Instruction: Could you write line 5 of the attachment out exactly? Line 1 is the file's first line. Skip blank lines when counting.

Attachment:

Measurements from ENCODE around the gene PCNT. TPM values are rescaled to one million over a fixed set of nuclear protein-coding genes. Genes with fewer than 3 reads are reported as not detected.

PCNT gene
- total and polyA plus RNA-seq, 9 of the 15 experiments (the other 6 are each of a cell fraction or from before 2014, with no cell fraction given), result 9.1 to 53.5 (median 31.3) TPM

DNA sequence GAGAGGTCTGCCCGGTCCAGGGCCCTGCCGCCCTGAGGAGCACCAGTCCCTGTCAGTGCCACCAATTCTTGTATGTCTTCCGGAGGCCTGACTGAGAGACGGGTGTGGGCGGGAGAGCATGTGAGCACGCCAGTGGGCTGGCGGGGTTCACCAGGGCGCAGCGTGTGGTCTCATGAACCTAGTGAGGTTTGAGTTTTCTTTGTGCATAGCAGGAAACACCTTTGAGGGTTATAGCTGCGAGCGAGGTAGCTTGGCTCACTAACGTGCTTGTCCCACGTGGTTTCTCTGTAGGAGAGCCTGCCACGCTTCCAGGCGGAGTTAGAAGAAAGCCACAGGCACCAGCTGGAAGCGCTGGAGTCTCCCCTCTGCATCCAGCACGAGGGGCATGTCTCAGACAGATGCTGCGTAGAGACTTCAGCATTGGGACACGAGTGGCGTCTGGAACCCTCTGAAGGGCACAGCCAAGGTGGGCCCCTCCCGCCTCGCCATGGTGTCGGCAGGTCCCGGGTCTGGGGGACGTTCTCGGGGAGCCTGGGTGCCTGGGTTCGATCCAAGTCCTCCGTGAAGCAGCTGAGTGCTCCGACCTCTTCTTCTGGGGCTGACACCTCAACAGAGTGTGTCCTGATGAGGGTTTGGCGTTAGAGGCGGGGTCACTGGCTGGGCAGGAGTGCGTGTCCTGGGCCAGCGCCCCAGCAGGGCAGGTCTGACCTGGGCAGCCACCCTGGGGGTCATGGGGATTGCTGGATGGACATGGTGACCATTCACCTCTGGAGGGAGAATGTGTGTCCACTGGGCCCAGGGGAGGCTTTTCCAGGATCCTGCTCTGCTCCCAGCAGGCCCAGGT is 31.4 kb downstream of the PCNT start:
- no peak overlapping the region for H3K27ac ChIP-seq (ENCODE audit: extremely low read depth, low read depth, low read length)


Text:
- no peak overlapping the region for H3K27ac ChIP-seq (ENCODE audit: extremely low read depth, low read depth, low read length)